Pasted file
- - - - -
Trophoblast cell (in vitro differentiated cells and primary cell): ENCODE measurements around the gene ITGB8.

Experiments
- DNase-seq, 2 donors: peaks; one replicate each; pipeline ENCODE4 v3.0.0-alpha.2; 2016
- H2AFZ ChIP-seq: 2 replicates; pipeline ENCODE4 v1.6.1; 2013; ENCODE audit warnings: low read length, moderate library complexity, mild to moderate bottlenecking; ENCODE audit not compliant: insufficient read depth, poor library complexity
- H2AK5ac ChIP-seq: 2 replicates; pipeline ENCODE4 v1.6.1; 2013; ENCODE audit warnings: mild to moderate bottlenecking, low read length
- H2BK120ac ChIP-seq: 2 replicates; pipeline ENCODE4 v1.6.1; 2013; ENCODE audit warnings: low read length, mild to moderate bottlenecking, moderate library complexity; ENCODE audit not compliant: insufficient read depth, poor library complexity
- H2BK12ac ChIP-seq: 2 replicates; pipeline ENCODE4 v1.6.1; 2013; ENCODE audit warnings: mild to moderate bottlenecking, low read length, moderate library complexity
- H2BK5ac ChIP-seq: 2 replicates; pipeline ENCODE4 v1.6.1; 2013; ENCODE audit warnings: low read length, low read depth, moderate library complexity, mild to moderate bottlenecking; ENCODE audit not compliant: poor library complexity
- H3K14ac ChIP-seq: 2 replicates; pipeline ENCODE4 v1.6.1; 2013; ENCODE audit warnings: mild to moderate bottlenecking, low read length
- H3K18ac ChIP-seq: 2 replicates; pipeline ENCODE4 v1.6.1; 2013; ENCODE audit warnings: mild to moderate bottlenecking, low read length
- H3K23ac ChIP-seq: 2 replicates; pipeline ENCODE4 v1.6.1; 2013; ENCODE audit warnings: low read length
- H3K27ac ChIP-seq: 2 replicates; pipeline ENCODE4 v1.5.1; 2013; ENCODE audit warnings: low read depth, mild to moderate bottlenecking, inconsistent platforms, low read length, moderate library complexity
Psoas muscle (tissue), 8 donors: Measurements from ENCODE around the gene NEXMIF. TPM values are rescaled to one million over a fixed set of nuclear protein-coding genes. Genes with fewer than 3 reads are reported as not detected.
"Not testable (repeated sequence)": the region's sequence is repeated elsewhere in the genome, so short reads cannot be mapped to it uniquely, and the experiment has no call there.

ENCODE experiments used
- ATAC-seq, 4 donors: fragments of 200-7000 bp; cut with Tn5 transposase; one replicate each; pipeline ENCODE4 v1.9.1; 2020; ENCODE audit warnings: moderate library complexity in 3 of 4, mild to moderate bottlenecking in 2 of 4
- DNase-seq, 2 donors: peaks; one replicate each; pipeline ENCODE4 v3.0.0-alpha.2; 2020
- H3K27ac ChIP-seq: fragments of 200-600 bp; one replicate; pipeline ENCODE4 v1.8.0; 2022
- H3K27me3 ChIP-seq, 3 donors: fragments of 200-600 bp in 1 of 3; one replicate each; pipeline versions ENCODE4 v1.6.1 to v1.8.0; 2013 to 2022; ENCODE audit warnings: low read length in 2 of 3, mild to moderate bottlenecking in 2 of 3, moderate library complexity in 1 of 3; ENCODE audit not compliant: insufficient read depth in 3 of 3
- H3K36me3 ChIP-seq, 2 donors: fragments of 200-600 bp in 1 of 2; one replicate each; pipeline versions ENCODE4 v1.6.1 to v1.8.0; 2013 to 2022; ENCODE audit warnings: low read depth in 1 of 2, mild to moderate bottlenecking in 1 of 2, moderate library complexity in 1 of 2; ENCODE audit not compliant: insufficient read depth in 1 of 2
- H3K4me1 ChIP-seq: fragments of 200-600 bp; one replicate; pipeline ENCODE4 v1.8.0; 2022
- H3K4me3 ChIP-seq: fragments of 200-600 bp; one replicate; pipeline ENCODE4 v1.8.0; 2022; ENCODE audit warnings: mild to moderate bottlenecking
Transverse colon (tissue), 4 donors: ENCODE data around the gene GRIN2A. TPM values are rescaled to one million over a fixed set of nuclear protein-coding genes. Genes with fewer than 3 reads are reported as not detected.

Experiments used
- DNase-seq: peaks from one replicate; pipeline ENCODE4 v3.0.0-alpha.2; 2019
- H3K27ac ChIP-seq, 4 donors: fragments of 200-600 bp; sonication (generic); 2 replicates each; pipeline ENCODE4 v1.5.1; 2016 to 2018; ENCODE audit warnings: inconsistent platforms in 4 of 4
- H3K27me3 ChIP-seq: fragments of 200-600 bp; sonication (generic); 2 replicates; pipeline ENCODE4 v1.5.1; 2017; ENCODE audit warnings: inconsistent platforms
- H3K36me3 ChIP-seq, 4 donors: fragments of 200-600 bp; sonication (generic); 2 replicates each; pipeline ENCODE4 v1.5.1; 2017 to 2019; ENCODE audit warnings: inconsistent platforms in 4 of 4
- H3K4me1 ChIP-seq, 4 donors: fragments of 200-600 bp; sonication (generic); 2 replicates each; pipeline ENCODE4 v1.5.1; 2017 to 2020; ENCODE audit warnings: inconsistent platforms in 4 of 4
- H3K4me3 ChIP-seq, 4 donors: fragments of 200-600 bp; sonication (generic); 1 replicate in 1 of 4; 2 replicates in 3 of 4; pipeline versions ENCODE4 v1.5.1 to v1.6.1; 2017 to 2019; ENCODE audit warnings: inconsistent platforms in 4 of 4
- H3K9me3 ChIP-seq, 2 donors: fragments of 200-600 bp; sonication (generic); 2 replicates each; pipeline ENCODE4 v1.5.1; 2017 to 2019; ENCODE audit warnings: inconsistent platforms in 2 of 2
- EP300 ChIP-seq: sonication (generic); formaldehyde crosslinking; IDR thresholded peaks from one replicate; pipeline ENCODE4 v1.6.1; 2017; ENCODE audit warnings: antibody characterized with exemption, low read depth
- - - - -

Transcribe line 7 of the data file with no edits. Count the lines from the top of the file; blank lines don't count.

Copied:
- H2BK12ac ChIP-seq: 2 replicates; pipeline ENCODE4 v1.6.1; 2013; ENCODE audit warnings: mild to moderate bottlenecking, low read length, moderate library complexity